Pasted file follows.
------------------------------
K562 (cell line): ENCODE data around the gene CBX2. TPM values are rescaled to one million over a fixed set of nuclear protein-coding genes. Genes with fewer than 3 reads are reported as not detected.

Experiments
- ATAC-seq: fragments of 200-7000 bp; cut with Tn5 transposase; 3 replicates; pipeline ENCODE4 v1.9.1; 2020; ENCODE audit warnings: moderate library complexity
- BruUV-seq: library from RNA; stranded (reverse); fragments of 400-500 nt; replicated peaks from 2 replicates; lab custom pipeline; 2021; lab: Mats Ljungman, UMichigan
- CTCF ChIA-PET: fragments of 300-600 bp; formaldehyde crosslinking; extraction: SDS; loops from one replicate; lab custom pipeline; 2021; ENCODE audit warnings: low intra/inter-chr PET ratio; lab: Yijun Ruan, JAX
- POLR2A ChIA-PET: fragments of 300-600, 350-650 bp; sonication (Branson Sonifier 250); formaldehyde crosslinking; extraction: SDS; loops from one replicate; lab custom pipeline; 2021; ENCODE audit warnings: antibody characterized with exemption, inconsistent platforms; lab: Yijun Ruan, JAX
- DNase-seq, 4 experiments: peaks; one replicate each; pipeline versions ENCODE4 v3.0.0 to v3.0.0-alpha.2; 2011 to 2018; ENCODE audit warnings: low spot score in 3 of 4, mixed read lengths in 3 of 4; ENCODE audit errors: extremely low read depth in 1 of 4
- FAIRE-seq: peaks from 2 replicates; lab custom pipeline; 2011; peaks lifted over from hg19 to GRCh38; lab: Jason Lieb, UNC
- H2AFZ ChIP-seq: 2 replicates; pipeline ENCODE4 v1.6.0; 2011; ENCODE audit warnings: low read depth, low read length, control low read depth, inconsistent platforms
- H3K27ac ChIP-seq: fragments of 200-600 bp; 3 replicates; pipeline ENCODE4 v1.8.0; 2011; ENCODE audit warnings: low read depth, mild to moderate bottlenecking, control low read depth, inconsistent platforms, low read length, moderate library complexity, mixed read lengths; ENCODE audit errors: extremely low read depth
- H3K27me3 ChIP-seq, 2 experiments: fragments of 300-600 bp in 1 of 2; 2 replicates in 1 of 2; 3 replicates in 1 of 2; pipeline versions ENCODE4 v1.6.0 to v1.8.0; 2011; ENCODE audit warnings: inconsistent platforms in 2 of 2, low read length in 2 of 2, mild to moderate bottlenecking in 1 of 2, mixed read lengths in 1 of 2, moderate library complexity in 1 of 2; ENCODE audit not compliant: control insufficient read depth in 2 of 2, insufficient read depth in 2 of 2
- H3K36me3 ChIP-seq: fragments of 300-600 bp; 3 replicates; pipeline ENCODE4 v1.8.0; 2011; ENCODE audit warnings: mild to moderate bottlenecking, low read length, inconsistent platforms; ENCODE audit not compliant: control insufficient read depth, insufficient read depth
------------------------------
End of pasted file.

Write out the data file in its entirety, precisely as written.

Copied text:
K562 (cell line): ENCODE data around the gene CBX2. TPM values are rescaled to one million over a fixed set of nuclear protein-coding genes. Genes with fewer than 3 reads are reported as not detected.

Experiments
- ATAC-seq: fragments of 200-7000 bp; cut with Tn5 transposase; 3 replicates; pipeline ENCODE4 v1.9.1; 2020; ENCODE audit warnings: moderate library complexity
- BruUV-seq: library from RNA; stranded (reverse); fragments of 400-500 nt; replicated peaks from 2 replicates; lab custom pipeline; 2021; lab: Mats Ljungman, UMichigan
- CTCF ChIA-PET: fragments of 300-600 bp; formaldehyde crosslinking; extraction: SDS; loops from one replicate; lab custom pipeline; 2021; ENCODE audit warnings: low intra/inter-chr PET ratio; lab: Yijun Ruan, JAX
- POLR2A ChIA-PET: fragments of 300-600, 350-650 bp; sonication (Branson Sonifier 250); formaldehyde crosslinking; extraction: SDS; loops from one replicate; lab custom pipeline; 2021; ENCODE audit warnings: antibody characterized with exemption, inconsistent platforms; lab: Yijun Ruan, JAX
- DNase-seq, 4 experiments: peaks; one replicate each; pipeline versions ENCODE4 v3.0.0 to v3.0.0-alpha.2; 2011 to 2018; ENCODE audit warnings: low spot score in 3 of 4, mixed read lengths in 3 of 4; ENCODE audit errors: extremely low read depth in 1 of 4
- FAIRE-seq: peaks from 2 replicates; lab custom pipeline; 2011; peaks lifted over from hg19 to GRCh38; lab: Jason Lieb, UNC
- H2AFZ ChIP-seq: 2 replicates; pipeline ENCODE4 v1.6.0; 2011; ENCODE audit warnings: low read depth, low read length, control low read depth, inconsistent platforms
- H3K27ac ChIP-seq: fragments of 200-600 bp; 3 replicates; pipeline ENCODE4 v1.8.0; 2011; ENCODE audit warnings: low read depth, mild to moderate bottlenecking, control low read depth, inconsistent platforms, low read length, moderate library complexity, mixed read lengths; ENCODE audit errors: extremely low read depth
- H3K27me3 ChIP-seq, 2 experiments: fragments of 300-600 bp in 1 of 2; 2 replicates in 1 of 2; 3 replicates in 1 of 2; pipeline versions ENCODE4 v1.6.0 to v1.8.0; 2011; ENCODE audit warnings: inconsistent platforms in 2 of 2, low read length in 2 of 2, mild to moderate bottlenecking in 1 of 2, mixed read lengths in 1 of 2, moderate library complexity in 1 of 2; ENCODE audit not compliant: control insufficient read depth in 2 of 2, insufficient read depth in 2 of 2
- H3K36me3 ChIP-seq: fragments of 300-600 bp; 3 replicates; pipeline ENCODE4 v1.8.0; 2011; ENCODE audit warnings: mild to moderate bottlenecking, low read length, inconsistent platforms; ENCODE audit not compliant: control insufficient read depth, insufficient read depth